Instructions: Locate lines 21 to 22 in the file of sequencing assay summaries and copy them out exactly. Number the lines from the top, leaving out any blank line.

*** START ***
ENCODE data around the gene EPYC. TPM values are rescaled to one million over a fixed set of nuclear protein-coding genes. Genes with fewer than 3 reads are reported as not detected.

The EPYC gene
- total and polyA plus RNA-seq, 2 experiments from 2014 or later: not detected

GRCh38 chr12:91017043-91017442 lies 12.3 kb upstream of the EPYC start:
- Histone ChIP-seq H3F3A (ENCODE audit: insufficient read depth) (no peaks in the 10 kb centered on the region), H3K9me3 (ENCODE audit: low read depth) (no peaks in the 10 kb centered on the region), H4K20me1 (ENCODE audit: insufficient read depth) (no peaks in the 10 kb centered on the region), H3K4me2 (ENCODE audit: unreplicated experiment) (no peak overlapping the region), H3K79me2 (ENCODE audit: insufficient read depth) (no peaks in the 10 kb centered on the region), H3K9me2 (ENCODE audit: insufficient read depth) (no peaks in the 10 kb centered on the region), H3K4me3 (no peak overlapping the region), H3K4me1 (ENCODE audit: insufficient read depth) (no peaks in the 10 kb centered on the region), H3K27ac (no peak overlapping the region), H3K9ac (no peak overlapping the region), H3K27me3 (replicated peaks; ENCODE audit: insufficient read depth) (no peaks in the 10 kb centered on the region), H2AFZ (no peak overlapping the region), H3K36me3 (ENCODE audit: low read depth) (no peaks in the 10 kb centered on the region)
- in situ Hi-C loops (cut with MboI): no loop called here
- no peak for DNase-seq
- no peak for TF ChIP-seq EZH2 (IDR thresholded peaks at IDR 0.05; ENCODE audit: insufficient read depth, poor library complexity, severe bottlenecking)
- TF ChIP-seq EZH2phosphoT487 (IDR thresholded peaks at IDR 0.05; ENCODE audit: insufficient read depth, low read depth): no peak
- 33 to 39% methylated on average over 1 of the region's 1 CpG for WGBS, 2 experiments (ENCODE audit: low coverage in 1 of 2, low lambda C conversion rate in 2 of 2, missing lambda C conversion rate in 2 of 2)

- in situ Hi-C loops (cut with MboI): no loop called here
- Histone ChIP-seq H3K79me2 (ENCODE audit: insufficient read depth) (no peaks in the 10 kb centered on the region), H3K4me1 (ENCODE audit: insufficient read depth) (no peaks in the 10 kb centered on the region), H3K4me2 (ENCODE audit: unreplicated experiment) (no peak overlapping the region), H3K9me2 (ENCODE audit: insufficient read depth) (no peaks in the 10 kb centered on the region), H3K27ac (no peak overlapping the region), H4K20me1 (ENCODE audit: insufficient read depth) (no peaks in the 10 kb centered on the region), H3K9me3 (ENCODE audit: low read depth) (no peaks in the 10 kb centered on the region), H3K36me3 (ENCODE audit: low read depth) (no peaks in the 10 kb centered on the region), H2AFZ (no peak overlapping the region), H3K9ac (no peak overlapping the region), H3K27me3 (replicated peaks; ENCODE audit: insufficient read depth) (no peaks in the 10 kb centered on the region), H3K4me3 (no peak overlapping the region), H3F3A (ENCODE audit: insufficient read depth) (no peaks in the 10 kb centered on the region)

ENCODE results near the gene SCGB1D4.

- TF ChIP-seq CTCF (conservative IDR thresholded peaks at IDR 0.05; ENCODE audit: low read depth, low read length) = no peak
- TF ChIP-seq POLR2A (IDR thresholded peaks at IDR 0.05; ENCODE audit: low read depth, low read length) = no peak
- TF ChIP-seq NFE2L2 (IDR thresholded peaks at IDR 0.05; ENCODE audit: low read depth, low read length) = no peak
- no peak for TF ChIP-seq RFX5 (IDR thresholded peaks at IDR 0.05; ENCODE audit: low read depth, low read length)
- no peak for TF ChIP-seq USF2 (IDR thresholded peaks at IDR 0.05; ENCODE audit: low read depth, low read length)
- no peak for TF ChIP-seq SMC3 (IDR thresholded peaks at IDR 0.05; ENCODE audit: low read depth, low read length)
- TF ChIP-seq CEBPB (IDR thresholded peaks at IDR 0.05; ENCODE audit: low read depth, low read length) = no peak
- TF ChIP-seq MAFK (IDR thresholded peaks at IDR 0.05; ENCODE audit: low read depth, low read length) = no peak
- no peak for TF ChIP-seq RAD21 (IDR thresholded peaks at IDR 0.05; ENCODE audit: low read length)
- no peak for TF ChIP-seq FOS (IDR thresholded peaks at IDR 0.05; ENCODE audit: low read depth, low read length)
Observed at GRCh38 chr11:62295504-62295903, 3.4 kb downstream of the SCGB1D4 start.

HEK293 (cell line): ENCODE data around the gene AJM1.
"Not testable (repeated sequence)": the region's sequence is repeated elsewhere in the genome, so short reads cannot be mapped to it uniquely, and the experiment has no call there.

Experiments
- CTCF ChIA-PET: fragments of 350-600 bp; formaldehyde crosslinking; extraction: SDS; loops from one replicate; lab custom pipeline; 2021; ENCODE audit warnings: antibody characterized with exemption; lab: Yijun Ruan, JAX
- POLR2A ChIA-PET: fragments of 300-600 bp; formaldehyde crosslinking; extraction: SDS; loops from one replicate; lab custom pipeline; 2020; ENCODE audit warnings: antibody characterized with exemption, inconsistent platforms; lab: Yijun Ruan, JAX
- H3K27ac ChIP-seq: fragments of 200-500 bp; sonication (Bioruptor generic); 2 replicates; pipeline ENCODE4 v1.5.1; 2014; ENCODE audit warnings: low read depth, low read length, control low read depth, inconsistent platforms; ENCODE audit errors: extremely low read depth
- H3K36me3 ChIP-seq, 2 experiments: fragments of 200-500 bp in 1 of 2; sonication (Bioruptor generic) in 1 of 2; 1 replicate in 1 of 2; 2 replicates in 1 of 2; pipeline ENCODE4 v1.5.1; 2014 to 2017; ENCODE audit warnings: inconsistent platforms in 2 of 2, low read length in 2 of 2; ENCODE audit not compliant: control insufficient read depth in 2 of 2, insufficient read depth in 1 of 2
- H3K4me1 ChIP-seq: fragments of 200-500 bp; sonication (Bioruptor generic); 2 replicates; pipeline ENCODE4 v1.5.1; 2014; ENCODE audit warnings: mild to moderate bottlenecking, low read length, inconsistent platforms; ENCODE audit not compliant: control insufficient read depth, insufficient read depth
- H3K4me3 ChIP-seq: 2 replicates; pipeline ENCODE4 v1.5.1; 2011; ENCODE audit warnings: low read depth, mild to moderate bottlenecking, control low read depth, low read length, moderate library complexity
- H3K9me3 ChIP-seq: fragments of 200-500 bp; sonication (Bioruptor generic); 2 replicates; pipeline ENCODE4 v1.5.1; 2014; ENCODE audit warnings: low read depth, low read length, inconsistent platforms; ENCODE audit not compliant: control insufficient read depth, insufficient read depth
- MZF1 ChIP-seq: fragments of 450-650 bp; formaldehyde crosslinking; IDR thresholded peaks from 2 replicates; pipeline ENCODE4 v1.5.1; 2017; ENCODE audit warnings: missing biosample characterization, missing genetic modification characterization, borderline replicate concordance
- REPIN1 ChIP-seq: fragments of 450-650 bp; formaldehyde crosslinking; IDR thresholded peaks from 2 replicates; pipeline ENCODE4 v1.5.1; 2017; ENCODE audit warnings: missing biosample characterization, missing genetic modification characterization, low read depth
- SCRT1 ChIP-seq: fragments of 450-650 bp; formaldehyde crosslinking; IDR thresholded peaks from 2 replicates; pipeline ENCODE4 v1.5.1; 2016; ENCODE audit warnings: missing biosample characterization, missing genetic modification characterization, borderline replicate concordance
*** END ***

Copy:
- TF ChIP-seq MAFK (IDR thresholded peaks at IDR 0.05; ENCODE audit: low read depth, low read length) = no peak
- no peak for TF ChIP-seq RAD21 (IDR thresholded peaks at IDR 0.05; ENCODE audit: low read length)